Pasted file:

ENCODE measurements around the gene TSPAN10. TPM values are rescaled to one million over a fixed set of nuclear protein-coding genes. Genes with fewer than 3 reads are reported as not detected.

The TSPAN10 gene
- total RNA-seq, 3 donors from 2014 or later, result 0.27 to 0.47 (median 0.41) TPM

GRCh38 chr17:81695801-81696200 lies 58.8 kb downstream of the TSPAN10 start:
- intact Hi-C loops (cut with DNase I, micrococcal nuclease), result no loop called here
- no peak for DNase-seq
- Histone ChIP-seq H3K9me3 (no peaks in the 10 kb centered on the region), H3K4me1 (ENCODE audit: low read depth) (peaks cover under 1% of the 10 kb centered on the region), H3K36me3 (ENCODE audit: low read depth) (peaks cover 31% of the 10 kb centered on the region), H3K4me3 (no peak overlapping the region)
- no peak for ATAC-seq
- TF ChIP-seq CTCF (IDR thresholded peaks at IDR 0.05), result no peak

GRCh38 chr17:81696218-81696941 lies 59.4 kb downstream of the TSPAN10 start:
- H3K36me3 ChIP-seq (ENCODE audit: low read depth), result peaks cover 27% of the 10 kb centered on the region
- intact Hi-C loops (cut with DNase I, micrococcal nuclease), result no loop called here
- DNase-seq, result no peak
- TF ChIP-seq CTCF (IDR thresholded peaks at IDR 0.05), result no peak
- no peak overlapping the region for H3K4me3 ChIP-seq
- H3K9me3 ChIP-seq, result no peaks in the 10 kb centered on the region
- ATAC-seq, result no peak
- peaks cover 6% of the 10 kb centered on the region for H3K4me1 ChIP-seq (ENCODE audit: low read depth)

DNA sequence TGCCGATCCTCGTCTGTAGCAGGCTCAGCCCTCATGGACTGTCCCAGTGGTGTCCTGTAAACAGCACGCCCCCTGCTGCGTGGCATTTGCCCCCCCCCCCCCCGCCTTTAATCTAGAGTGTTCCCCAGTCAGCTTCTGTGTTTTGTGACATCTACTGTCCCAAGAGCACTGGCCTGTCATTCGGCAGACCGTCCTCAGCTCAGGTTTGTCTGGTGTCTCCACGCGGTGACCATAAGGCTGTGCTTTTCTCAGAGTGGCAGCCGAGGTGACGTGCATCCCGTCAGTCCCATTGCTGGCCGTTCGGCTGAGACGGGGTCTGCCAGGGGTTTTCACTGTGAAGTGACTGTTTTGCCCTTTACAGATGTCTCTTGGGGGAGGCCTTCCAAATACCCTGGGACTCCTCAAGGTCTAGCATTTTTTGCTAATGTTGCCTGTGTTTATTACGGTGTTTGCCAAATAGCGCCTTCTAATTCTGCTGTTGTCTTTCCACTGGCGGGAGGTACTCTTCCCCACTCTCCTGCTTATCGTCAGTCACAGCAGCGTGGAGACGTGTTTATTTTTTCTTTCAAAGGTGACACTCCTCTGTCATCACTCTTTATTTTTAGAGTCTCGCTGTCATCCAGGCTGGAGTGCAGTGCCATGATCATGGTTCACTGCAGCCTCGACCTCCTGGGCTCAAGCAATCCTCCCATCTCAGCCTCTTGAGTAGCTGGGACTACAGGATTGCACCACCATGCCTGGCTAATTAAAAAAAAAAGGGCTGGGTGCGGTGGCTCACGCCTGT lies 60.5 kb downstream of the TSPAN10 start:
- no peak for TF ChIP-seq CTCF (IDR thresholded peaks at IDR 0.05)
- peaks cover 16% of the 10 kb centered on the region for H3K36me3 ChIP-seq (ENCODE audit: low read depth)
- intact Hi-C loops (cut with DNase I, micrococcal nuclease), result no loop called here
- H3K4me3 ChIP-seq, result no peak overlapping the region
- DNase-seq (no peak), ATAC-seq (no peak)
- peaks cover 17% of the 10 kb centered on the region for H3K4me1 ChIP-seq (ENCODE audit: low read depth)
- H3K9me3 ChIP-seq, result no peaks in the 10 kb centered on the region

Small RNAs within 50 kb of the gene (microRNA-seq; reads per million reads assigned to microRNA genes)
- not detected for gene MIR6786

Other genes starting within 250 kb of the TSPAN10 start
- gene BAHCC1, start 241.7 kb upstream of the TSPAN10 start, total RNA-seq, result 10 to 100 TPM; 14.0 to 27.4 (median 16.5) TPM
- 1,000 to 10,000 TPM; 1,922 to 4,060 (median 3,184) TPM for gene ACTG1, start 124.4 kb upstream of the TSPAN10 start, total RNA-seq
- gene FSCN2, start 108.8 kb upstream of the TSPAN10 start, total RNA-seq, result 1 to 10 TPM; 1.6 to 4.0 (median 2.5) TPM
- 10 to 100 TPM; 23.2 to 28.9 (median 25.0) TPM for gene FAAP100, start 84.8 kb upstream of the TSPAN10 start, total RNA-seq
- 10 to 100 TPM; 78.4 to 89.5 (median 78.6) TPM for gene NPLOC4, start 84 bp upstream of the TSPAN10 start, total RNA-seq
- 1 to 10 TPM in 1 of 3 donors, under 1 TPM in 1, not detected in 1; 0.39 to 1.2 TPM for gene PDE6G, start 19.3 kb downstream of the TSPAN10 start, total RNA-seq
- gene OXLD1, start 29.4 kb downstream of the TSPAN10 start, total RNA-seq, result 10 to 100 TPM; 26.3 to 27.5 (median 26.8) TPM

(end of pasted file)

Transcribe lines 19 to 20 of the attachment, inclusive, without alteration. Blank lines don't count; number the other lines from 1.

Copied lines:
DNA sequence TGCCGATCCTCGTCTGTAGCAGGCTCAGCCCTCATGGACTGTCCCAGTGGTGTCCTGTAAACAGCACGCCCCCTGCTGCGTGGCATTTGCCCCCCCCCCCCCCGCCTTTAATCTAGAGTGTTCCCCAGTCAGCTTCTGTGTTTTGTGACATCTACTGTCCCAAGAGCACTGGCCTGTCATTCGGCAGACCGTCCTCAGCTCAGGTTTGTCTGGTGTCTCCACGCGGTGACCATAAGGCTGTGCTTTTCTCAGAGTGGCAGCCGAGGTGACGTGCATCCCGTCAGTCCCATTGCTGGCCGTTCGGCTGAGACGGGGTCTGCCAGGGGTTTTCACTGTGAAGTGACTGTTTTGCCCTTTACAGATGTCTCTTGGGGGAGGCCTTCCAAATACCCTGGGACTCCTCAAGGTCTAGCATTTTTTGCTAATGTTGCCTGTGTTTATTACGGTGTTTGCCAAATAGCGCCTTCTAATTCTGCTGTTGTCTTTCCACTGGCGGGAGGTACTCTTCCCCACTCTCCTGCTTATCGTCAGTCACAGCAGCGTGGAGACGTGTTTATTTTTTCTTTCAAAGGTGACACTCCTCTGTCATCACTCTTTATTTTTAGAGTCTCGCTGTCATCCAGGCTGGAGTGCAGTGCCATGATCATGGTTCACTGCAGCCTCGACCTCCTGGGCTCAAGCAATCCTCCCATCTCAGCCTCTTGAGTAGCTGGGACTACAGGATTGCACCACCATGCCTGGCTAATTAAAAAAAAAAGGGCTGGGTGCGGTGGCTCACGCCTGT lies 60.5 kb downstream of the TSPAN10 start:
- no peak for TF ChIP-seq CTCF (IDR thresholded peaks at IDR 0.05)